By Kevin Shorner-Johnson
Elizabethtown (Pa.) Church of the Brethren was filled with congregants representing diverse Brethren churches and Anabaptist traditions for the Elizabethtown College Peace Fellowship lecture. Drew Hart, assistant professor of theology at Messiah College, introduced “not a light topic” of how white supremacy and Christianity are entangled together. Using the metaphor of “putting on our blue jeans,” Hart encouraged listeners to find and follow the message of Jesus over attachments to power and cultural affiliations.
We live in a world of high-speed cell phones, tweets, discord, and vast geo-political challenges that seem insurmountable, where many of us feel we can’t keep up with crises and technological change. In this context, many might argue that Anabaptist presence and worship is an outdated tradition that no longer speaks to the speed of the present.
However, it is exactly that crisis and exactly that speed that make our Anabaptist traditions relevant. Embracing the richness of our heritage of faith, we can bring counter-cultural love, hope, witness, and being to the present moment. Our work at Elizabethtown College seeks to reimagine how a heritage of presence, vulnerable witness, nonviolence, humility, and relationship-centeredness gives insight to shared hope, reconciliation, and restoration.
Our new Master of Music Education emphasizing peacebuilding, affiliated with the Center for Global Understanding and Peacemaking, is reimagining through podcasts how lived theology may “reclaim space for connection and care.” And our movement into programs related to engineering, occupational therapy, physician assistants, psychology, education, and many other majors has taught us about how an Anabaptist heritage may inform humane care and ethical work toward the greater good. These common threads of heritage are powerfully relevant to the present day.
In his speech, Hart spoke of “leaning in[to]” what it means to “be followers of Jesus.” While he did not identify as Anabaptist in his early formation, his encounters of radical hospitality, lessons in “taking Jesus seriously,” and a willingness to address social concerns planted the seeds of Anabaptist life in his formation. As he worked on his dissertation, he experienced those seeds taking root.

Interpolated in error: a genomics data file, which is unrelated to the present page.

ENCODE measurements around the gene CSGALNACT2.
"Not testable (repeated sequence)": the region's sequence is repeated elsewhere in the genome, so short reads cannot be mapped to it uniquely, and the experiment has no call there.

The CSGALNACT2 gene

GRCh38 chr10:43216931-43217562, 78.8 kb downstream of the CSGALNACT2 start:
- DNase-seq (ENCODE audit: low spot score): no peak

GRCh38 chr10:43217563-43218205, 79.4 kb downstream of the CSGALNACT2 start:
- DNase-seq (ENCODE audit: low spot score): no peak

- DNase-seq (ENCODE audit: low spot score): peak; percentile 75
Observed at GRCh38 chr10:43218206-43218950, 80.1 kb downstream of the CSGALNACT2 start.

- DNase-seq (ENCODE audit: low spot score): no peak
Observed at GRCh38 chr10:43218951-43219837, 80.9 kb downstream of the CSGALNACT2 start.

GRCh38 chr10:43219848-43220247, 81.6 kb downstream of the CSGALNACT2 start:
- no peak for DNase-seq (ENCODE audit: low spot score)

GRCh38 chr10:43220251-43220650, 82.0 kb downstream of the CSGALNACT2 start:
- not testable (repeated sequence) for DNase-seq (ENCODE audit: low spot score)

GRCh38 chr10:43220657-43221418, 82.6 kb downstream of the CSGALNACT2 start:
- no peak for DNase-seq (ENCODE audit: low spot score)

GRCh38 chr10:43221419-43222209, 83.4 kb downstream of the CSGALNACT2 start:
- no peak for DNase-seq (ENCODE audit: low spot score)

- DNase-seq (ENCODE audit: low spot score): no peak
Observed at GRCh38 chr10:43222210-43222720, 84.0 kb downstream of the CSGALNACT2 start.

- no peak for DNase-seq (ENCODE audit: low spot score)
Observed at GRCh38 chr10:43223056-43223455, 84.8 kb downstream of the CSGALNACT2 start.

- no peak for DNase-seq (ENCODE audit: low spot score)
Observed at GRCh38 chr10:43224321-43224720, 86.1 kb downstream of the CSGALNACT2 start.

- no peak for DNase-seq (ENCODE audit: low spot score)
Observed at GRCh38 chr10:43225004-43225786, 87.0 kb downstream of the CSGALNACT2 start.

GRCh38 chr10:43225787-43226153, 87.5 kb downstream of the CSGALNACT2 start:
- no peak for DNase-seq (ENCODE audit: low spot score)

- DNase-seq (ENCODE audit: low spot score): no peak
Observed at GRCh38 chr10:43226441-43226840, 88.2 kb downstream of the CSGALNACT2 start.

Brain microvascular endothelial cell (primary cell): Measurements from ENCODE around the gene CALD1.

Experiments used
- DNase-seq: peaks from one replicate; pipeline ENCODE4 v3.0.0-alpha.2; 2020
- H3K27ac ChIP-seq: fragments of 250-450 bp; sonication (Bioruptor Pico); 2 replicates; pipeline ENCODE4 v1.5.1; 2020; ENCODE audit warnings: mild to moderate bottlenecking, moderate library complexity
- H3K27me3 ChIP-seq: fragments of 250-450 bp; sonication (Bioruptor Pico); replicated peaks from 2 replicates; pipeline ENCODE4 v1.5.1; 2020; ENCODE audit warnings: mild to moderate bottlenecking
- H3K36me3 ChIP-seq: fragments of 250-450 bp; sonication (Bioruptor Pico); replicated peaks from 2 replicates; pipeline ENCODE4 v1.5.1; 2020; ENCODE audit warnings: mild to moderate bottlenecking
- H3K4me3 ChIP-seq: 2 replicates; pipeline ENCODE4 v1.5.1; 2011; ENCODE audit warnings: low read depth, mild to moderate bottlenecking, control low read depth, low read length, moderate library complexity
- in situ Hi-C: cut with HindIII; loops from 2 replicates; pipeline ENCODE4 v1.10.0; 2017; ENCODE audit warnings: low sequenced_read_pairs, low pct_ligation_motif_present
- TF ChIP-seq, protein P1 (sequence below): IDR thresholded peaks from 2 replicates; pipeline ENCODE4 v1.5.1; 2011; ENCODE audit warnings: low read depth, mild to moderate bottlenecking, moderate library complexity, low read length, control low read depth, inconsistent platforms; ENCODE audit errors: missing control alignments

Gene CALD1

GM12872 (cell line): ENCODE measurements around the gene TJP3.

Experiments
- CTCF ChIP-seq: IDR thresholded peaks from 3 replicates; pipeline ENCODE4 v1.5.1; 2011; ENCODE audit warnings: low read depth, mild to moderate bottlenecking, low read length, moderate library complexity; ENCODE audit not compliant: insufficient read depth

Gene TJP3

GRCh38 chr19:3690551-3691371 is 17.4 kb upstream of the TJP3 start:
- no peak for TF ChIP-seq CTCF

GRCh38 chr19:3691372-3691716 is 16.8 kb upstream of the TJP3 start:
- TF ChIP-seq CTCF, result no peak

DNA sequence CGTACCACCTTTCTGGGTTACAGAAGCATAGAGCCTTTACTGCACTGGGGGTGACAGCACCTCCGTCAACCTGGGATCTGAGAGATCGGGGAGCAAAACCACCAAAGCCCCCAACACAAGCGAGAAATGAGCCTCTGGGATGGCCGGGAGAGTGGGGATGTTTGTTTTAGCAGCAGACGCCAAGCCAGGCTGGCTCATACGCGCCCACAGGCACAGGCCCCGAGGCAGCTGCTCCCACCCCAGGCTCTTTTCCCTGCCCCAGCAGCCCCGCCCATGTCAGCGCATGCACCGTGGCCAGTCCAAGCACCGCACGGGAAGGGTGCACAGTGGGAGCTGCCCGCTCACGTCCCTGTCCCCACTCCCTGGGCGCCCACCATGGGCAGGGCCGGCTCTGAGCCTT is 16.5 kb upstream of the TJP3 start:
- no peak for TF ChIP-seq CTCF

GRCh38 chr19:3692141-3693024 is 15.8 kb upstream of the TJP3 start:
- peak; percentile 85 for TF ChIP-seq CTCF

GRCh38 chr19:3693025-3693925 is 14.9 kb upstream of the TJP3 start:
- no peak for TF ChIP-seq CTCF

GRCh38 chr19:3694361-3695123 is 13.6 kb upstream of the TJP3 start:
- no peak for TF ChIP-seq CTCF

These roots encourage us “to put on our blue jeans,” entering the work of antiracism and restoration. Hart believes that from “vulnerable space, the Spirit renews our minds and transforms our lives to understand God’s power and wisdom. This has nothing to do with the dominant way of seeing things and everything to do with following Jesus” (“Trouble I’ve Seen: Changing the Way the Church Views Racism,” Harrisonburg, Va.: Herald Press, 2016; p. 116). He speaks to a call to move in “counterintuitive solidarity with those on the margins.”
This is one of the counter-cultural messages of Dr. Drew Hart–one that reimagines and renews us as we live into restored, loving relationships of community. The life of our faith tradition is in the challenge that it presents to renew ourselves and live into relationships of just peace and care. And in this time, the depth of hope within our tradition has never been more relevant to contemporary contexts of pain, hurt, and disconnection.
— Kevin Shorner-Johnson’s report from this year’s Elizabethtown College Peace Fellowship Lecture was provided to Newsline by Kay L. Wolf, program manager for the college’s Center for Global Understanding and Peacemaking.